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When Hohokam was redesigned, the Cubs made sure to get a large canopy placed over much of the seating area, as the old Hohokam had no shade whatsoever. That feature was carried over to Cubs/Sloan Park, and while the shade isn’t truly necessary for March in Arizona (75-80 degrees, dry heat) it’s welcome. If you want shade from the start, sit in the upper sections on the 1B side or behind home plate. The A’s also removed large bleacher sections down each line and replaced them with shaded patios, one a family and kids area, the other a beer garden. Along with the downsizing, all of the seats and bleachers. The plastic fixed seats are 19 or 20 inches wide, provided by Hussey Seating. Bleachers are contoured and have backs.

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A's training facility at Fitch Park

A’s training facility at Fitch Park

Hohokam is 0.6 miles north of Fitch Park, home of the Lew Wolff Training Facility. The facility was not named LWTF in the initial drawings presented by Gensler nearly a year ago. Whether Wolff decided to do this at the last minute or was pushed to do so because of the drawn out Coliseum lease negotiations or other factors, the Wolff name is unmistakably on the A’s building in Fitch Park and on way finding signs outside Fitch. Wolff’s name is nowhere to be found at Hohokam, and both Hohokam and Fitch have retained their original names. Wolff turns 80 this year, so I can’t blame the guy for celebrating an achievement, no matter how distasteful it may look to many Oakland fans.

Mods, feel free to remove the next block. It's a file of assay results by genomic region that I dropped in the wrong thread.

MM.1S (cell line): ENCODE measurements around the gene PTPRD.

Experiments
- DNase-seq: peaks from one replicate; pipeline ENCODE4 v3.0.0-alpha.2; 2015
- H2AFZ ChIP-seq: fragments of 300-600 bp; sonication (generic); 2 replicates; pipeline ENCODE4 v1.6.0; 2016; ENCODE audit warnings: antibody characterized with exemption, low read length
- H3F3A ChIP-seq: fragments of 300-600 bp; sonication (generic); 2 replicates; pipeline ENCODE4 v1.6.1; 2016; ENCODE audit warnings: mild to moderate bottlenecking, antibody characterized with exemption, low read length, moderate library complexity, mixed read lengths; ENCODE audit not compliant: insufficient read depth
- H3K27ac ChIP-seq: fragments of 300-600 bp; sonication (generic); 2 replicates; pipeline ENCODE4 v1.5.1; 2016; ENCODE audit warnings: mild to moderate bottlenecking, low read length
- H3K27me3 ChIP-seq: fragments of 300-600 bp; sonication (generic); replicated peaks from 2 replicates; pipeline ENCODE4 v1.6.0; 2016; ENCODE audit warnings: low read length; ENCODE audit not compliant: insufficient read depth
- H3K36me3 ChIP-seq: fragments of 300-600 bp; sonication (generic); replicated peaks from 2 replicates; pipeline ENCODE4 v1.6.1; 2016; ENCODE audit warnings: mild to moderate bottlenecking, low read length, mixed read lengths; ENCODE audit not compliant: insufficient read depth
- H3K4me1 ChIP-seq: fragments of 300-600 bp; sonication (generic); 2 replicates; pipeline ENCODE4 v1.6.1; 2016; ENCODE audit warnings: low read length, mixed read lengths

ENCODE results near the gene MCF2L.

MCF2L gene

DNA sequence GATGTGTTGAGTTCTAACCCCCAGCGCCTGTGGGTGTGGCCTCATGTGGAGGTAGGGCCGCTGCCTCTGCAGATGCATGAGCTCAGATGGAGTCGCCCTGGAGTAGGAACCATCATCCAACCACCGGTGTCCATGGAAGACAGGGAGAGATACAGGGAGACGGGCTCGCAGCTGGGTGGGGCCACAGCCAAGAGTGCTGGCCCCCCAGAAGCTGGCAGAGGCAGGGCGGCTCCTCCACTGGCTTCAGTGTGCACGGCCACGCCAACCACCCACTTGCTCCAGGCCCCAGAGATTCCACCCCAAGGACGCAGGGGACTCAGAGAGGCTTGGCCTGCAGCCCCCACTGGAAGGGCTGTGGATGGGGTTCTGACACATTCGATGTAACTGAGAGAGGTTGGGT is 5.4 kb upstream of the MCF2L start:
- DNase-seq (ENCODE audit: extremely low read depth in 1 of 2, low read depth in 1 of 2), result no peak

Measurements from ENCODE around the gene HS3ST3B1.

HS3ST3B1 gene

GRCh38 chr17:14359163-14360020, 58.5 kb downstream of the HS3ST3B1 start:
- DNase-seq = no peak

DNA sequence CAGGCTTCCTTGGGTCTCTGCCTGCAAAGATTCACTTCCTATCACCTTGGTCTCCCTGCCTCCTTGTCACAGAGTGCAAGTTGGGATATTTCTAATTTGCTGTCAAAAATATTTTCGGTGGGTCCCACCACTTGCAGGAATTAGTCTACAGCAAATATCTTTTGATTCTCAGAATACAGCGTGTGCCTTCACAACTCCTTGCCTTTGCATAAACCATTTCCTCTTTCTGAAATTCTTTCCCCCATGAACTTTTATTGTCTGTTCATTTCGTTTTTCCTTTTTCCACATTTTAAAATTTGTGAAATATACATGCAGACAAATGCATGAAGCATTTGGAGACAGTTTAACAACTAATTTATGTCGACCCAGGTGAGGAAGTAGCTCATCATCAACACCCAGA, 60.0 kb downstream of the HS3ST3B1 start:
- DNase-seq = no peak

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The outfield berm areas at Hohokam are arguably the largest in the Cactus League. In right, the berm is so large that it’s split into a good-sized lower part and a large upper hill, descending to a second walkway next to the warmup fields. The A’s have plans to rework these areas to include a food truck alley and a grotto in left, but for now they’re being left alone. In any case, you’ll have plenty of area to stretch, and maybe the team will add more kid-friendly attractions with all the space, as is seen at Peoria.

It's huge

It’s huge!

Last but not least, there’s the new scoreboard, which I’ve talked about previously. The A’s are experimenting with different graphics and sound packages, and from what I hear they’re not final, so you if you have suggestions chime in. One dilemma I heard about was whether to bring the “A*Team” theme and graphics over from Oakland or trying something different for Hohokam. I have a bunch of lawn tickets for games in March, and I made sure to plant myself in front of the display to see if I could stand the up-close pixelation. It looked fine to me, so I’ll make LF semi-permanent instead of RF, where I thought I’d be sitting prior to today.

The final price tag on Hohokam Stadium was $27 million, $17 million from the City of Mesa and $10 million from the A’s. The original budget was $20 million. Some of the extra $7 million went towards technological improvements, such as proper wiring for broadcast video throughout the park. While the A’s and Comcast don’t broadcast a ton of games during the spring, it’s good to know that the capability is there. Visiting teams will be able to take advantage as well.

A spring training ballpark is only used for a month every year. Games held there don’t count in the standings. It is more intimate than regular season baseball, more accessible. Every fan should take the opportunity to visit his/her team’s spring training home at least once. It’s warmer in more ways than one.